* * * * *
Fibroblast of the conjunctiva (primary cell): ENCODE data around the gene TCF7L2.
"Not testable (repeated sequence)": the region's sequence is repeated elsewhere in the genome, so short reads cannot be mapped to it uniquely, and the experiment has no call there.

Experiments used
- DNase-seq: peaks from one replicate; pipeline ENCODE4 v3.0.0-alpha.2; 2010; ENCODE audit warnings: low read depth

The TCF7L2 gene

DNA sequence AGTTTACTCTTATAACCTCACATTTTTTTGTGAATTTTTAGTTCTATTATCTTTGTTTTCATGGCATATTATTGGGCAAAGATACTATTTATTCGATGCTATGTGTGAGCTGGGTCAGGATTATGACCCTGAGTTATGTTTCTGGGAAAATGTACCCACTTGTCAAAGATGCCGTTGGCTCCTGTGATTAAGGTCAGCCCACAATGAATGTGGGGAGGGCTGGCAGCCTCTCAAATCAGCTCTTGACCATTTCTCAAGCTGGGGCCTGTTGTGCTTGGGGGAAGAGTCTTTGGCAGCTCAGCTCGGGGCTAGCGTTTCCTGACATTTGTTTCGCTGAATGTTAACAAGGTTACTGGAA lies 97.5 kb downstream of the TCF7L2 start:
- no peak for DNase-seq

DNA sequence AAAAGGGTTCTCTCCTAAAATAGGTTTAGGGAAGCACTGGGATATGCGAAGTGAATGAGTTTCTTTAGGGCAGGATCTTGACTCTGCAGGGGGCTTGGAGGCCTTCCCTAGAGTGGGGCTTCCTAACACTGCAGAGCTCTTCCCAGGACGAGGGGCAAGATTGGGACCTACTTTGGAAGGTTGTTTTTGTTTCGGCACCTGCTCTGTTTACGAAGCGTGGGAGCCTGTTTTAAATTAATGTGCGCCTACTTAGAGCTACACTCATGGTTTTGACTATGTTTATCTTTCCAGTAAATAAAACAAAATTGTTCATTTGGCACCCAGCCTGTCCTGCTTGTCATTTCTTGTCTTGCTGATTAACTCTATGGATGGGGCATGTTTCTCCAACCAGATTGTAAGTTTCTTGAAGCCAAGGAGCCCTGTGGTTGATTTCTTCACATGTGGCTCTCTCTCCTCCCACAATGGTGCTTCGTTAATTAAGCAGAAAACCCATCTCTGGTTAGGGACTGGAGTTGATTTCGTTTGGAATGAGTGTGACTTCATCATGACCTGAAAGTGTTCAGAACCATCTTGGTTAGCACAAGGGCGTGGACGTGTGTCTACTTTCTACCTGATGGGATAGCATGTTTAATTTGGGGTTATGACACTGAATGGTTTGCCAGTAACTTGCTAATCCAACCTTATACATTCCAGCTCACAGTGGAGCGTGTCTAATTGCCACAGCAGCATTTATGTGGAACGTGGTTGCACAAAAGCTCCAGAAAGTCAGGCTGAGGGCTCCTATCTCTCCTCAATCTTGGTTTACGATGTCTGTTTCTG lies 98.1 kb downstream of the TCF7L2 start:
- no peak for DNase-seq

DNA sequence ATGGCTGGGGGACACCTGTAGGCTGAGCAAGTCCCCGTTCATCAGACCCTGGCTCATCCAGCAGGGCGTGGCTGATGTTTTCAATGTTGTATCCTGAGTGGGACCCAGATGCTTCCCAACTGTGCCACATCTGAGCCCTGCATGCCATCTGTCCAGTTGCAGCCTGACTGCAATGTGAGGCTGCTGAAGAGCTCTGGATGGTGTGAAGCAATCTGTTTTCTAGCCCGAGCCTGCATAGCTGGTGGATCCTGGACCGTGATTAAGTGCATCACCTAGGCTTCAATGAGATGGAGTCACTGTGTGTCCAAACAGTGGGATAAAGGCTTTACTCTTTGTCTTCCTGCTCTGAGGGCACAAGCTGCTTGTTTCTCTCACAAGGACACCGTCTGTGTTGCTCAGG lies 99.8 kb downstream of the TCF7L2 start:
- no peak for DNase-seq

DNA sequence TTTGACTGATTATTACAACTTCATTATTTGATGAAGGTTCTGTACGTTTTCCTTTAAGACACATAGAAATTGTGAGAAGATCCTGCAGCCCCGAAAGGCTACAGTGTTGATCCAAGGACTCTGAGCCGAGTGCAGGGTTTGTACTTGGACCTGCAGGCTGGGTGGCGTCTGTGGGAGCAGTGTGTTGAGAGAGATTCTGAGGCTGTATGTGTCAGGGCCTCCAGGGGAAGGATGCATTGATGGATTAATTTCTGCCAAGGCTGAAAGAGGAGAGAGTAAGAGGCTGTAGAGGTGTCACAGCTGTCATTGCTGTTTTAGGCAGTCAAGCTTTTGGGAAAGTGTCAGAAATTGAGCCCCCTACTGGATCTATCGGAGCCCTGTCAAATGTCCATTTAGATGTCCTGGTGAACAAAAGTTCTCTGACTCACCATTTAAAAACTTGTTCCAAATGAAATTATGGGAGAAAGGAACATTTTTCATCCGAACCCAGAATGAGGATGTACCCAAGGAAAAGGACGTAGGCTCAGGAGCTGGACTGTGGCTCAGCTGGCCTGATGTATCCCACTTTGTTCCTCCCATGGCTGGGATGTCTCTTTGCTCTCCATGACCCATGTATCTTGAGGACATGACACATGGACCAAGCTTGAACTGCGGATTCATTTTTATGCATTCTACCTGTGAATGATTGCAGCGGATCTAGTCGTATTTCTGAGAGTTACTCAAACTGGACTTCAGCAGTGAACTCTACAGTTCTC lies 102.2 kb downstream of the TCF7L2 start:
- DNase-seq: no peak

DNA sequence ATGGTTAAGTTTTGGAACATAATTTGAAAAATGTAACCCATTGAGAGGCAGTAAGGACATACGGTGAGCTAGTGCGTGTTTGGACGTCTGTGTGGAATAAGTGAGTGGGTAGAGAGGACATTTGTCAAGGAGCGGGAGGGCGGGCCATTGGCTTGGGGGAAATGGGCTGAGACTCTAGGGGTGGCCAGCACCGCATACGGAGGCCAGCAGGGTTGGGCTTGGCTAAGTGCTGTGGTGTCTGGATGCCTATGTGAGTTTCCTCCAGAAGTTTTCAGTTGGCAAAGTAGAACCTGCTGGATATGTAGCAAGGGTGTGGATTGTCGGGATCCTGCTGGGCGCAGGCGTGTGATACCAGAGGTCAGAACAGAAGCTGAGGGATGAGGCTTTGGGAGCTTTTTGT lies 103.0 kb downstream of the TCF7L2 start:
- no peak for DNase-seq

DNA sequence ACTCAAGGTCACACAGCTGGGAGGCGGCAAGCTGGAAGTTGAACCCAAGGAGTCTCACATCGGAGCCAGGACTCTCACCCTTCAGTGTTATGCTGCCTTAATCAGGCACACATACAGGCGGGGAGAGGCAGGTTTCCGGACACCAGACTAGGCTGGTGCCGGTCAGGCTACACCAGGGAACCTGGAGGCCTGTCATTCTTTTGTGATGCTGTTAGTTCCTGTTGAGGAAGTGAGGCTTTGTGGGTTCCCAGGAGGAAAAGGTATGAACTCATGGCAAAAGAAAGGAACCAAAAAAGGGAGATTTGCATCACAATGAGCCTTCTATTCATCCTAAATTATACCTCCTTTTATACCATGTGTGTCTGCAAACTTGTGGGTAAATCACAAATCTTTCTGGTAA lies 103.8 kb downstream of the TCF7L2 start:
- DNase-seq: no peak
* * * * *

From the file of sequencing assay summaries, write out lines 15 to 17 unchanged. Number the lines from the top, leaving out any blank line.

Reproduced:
- no peak for DNase-seq

DNA sequence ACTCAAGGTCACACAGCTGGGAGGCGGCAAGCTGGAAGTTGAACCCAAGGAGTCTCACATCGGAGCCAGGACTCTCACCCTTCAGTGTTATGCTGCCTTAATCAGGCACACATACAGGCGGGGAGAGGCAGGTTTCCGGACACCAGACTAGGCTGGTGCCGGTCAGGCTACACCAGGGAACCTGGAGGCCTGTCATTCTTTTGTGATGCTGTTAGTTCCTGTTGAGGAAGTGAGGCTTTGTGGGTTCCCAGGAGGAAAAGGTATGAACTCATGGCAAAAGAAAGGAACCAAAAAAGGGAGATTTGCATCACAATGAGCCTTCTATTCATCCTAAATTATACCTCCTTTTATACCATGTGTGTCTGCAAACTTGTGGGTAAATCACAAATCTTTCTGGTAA lies 103.8 kb downstream of the TCF7L2 start:
- DNase-seq: no peak